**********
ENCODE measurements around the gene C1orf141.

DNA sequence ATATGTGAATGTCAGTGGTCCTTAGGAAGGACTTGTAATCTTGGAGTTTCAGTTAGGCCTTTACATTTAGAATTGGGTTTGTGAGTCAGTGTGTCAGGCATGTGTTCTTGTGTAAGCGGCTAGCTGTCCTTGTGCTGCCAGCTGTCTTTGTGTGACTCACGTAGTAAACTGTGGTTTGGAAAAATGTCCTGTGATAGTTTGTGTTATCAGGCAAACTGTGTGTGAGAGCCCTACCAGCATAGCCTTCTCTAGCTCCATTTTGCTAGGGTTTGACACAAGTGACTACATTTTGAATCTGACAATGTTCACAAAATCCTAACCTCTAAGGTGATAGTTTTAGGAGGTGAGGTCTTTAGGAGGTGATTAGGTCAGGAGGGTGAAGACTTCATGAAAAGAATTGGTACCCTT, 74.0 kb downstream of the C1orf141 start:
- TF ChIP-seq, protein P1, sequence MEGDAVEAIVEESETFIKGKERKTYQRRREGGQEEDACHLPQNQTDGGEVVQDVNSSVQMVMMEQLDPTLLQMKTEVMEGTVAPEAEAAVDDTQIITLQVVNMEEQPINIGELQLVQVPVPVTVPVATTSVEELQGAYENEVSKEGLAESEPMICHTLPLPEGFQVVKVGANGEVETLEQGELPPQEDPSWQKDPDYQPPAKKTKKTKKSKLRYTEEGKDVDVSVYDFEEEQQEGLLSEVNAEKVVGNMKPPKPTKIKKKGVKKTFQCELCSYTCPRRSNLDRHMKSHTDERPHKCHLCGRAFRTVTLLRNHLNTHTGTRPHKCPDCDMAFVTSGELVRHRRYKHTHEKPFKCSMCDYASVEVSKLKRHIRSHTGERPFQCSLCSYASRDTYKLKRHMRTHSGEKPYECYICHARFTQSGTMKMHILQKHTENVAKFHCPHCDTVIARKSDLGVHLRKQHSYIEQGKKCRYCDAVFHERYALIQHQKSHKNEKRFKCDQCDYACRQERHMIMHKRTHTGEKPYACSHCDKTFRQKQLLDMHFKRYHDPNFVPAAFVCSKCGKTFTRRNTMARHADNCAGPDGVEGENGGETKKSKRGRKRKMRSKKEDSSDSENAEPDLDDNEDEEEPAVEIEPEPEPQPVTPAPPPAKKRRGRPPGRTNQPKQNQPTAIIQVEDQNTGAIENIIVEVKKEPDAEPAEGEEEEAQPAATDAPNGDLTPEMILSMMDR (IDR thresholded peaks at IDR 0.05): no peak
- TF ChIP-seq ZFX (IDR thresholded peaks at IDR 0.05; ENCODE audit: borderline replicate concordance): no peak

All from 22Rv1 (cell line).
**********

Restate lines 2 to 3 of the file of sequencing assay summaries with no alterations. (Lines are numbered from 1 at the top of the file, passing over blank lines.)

DNA sequence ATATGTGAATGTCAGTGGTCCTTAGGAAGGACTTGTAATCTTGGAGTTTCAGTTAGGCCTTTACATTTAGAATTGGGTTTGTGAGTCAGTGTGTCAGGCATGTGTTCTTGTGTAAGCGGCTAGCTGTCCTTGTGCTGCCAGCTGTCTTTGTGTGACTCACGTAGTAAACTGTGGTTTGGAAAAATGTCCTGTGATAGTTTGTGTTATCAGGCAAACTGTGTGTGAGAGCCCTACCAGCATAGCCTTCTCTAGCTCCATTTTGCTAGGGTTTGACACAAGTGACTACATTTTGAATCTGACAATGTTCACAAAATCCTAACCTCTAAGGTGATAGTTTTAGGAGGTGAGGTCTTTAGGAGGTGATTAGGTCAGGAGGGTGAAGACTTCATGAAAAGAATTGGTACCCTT, 74.0 kb downstream of the C1orf141 start:
- TF ChIP-seq, protein P1, sequence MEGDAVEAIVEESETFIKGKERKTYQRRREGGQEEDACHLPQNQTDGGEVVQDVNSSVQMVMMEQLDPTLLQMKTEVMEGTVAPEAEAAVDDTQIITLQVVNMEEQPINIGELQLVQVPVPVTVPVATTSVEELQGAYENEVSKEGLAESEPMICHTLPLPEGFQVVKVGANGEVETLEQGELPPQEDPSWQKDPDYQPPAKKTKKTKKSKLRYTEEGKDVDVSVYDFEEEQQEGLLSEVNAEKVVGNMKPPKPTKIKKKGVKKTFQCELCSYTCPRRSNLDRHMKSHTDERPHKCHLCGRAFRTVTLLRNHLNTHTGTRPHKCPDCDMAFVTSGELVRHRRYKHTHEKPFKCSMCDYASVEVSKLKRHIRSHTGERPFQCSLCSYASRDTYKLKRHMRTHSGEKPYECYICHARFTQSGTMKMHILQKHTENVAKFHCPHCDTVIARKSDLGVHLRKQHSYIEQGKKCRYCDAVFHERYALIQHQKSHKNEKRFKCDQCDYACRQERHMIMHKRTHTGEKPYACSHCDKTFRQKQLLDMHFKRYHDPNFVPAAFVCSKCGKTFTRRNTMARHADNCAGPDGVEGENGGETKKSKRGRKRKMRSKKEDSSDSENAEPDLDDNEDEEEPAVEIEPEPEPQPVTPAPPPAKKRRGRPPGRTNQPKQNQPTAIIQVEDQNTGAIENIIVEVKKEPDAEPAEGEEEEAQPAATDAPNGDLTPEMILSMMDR (IDR thresholded peaks at IDR 0.05): no peak